8 Ways Global Irish Studies Can Change the World

2 Oct 2013

‘Though leaves are many the root is one’ 

W.B. Yeats

The Global Irish Studies Centre UNSW cultivates an outward-looking, inter-disciplinary and collaborative study of Ireland and the Irish diaspora. It is based in Sydney, Australia, the ‘most Irish country outside of Ireland’.

Why study and teach Irish Studies?

1. Making the Irish Visible

Even as Irish culture is globally ‘branded’ in a world that goes green on St Patrick’s Day, the complex contributions of the global Irish needs to be studied and understood. This is especially so in multicultural Australia, where the specific Irish contribution to building the nation can be submerged in a unified ‘Anglo-Celtic’ strand. Australia needs to understand its Irish past and present. Not least for it to confront its current challenges of immigration and multiculturalism.

2. Enhancing Peace and Reconciliation

The Irish ‘peace process’ is founded on respect and recognition for the traditions and identities of all those living in Ireland, north and south. Respect is based on understanding, of the past and present. Irish studies has played a vital role in ensuring that Ireland continues to enjoy peace and reconciliation. It challenges stereotypes about ‘other’ groups and simplistic myths about history. Our work, such as that by our post-doctoral researcher Gemma Clark on the Irish Civil War, enriches our understanding of the past, including the struggle for independence, and contributes towards an understanding of Ireland that is capacious and inclusive.

3. Irish Literature and Culture

For a small country Ireland has produced a wealth of literary giants, including four Nobel prize winners in literature. The Global Irish Studies Centre puts this astonishing achievement at the heart of our teaching and research, in my own research on modern Irish literature and with two PhD students writing theses on Joyce and Beckett. The Irish literary revival and Irish modernism made a huge contribution to world culture and is an essential part of ‘Global Irishness’, as is the ongoing creativity of Irish writers, musicians and artists around the world.

4. Enhancing Diasporic Connections

The Irish economic crash has led Irish politicians and business leaders to organize forums and ‘gatherings’ in which the Irish state engages with those of Irish heritage living abroad. To give these networks depth and substance, cultural, social, historical and political understanding between Ireland and its diaspora must be cultivated. Irish studies needs to be fostered in countries like Australia, so long a major emigrant destination for Irish people, for Ireland to succeed in deploying its diaspora to aid in its current difficulties.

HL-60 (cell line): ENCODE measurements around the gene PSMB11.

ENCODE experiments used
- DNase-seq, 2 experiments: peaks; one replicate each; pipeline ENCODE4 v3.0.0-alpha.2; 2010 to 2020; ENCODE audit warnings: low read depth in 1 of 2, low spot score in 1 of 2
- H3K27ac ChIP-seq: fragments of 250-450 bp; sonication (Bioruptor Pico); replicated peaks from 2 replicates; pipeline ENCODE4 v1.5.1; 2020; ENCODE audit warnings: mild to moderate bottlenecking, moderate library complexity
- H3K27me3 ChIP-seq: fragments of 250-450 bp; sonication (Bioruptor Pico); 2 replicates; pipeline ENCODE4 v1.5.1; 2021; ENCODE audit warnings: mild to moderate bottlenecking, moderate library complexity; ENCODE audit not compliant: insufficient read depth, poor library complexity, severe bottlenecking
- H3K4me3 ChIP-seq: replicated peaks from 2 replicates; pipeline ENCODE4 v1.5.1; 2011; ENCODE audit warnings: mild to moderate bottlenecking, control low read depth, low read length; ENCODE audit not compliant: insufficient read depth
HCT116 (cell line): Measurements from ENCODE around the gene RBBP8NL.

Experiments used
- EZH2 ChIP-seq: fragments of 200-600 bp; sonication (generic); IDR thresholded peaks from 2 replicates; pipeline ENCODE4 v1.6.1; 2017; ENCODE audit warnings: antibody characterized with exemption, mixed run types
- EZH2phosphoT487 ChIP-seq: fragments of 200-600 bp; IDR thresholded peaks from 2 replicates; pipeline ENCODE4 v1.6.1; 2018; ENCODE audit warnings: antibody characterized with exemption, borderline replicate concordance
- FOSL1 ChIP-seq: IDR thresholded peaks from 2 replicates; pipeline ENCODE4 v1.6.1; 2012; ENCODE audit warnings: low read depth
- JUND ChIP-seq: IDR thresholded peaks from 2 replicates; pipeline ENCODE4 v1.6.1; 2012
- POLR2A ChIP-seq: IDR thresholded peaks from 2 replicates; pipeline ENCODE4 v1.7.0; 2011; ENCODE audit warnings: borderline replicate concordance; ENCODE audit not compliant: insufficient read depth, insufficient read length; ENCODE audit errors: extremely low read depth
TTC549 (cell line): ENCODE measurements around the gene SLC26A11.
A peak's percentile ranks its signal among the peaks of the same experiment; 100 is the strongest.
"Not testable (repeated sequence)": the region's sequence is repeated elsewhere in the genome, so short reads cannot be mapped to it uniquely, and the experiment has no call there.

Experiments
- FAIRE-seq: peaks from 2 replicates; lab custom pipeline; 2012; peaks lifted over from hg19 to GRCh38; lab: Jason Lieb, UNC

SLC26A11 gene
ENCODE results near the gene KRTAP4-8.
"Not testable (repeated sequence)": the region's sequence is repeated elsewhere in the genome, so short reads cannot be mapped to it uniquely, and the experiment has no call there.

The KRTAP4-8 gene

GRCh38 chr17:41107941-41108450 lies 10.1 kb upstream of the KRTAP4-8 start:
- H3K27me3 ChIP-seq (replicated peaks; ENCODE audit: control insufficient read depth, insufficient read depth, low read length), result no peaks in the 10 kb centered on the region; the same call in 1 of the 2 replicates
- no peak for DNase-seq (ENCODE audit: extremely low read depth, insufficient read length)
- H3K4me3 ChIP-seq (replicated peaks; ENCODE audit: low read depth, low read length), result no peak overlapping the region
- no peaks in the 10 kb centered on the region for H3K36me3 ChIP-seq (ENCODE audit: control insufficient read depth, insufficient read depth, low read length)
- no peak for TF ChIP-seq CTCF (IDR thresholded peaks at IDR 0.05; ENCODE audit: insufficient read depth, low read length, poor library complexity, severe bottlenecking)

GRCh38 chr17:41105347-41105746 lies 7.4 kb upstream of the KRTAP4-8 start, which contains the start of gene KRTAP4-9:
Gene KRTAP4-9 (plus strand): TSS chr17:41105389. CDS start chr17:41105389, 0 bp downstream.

5. Community and Cultural Encounter

Finding ways for deeply diverse cultures and communities to live together peacefully is one of the key challenges of our times. The Irish diaspora has experienced multiculturalism for hundreds of years. Our research initiatives, such as our Irish government sponsored initiative on Irish-Aboriginal Encounters, shows us how cultures and peoples interacted in the past. This helps us form new conceptions of social and political community today.

6. Understanding the Past to Build the Future

You can’t change the world without understanding the past. Through researching and teaching the history of the Irish in Ireland, in Australia and around the world, Global Irish Studies allows us to face the challenges and opportunities facing the global Irish today. Irish emigration has surged recently due to the economic crash in Ireland. Understanding the effects of this in Ireland and abroad means looking back to the long history of Irish migration, and how it affected home and host nations.

7. Irish Cultural Experience for Global Comparison

Ireland occupies a unique and instructive position. On the one hand, it was the first British colony to decolonize, with all that goes with that in cultural and social terms. On the other hand, there were many Irish people involved in the legal and military institutions of imperialism. It is a country of heightened advanced technology and modernity today, which never experienced an industrial revolution. It is one of the world’s great diasporic nations, but is also English speaking. This ‘in-between’ quality to the Irish experience, and the global reach of the diaspora, means that Ireland can be a cipher or a conduit between cultures. The Irish experience is abidingly relevant and instructive for a world that often experiences tensions and conflicts in negotiating the different perspective of modernity and tradition, of developed and developing worlds.

8. Passing the Baton

Academics are, amongst much else, custodians of culture. Through researching and teaching Irish studies, and organizing public events to promote it, we pass the baton to a new generation of students who might otherwise remain unaware of the Irish contribution to Australia and the world. Irish studies changes the world, but sometimes the best way to change things is to preserve the memory of what was!